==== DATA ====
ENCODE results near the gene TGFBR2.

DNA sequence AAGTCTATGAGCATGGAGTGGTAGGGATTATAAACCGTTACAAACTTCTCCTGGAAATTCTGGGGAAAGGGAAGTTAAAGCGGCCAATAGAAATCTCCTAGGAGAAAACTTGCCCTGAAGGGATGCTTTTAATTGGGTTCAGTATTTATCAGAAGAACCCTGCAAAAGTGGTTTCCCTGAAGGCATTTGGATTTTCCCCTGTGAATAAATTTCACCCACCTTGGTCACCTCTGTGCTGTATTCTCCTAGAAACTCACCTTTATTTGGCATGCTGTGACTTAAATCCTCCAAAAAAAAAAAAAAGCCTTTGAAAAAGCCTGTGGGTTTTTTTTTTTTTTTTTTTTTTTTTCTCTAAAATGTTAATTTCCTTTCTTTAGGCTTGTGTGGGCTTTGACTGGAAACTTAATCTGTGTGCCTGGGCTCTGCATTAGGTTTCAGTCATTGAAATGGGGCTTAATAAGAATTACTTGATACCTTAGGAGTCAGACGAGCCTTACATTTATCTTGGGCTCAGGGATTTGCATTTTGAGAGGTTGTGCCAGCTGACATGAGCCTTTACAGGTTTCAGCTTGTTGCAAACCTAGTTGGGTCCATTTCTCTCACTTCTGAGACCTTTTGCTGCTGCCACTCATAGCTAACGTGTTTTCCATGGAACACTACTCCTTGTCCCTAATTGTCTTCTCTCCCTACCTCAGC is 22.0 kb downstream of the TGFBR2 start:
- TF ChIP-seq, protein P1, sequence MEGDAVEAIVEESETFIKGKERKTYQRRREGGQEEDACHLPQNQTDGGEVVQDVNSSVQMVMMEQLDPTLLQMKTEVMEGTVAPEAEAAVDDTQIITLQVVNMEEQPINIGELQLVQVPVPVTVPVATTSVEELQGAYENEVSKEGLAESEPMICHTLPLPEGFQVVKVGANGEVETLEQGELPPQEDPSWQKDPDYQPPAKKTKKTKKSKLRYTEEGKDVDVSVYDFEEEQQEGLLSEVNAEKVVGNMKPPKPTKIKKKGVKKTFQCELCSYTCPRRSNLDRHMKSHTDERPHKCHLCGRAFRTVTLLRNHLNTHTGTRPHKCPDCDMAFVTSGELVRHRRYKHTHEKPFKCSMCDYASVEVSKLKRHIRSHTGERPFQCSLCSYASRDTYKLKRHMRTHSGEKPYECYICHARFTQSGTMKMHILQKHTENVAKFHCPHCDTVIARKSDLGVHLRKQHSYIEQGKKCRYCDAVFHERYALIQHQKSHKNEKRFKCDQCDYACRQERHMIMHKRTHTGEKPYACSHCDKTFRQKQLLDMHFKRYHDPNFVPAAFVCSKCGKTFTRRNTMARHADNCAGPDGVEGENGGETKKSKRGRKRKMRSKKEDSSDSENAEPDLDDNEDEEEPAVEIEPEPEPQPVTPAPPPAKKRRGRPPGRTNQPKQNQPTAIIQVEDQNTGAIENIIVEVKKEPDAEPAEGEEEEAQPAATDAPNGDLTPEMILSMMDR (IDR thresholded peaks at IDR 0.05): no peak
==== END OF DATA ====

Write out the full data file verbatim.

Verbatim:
ENCODE results near the gene TGFBR2.

DNA sequence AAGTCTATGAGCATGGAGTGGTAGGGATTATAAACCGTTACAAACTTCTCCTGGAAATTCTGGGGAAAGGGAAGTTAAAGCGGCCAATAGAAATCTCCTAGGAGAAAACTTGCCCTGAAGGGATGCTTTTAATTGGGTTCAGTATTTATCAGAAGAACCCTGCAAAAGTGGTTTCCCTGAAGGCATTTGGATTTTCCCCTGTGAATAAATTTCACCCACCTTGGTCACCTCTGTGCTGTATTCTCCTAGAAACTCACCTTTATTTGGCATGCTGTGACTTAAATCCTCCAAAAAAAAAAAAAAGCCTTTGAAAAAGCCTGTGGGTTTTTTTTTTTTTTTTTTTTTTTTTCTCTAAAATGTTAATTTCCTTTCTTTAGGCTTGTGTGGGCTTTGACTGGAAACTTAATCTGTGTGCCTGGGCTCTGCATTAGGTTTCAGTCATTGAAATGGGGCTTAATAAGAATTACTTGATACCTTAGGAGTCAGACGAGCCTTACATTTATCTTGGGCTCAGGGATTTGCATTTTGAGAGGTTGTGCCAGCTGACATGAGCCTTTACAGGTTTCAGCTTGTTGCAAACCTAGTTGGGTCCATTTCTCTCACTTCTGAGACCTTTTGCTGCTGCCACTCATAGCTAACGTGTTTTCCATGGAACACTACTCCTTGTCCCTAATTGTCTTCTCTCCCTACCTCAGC is 22.0 kb downstream of the TGFBR2 start:
- TF ChIP-seq, protein P1, sequence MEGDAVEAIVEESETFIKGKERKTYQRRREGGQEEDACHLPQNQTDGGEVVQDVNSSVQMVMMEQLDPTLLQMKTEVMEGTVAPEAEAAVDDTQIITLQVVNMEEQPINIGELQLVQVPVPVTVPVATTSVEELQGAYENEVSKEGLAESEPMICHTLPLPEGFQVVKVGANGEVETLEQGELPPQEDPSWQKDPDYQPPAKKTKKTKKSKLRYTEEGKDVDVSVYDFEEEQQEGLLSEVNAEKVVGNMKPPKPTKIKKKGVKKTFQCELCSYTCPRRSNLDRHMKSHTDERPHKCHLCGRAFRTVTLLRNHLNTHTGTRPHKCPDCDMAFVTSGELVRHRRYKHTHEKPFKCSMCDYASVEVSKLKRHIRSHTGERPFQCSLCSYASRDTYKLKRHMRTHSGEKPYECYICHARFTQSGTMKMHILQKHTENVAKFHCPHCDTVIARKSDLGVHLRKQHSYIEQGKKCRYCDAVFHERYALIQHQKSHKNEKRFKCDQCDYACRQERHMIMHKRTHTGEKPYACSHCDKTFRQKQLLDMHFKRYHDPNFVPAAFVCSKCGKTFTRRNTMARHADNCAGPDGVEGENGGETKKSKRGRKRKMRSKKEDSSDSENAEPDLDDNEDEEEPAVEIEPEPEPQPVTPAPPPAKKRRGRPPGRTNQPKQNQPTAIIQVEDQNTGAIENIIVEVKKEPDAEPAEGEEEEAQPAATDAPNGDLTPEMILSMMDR (IDR thresholded peaks at IDR 0.05): no peak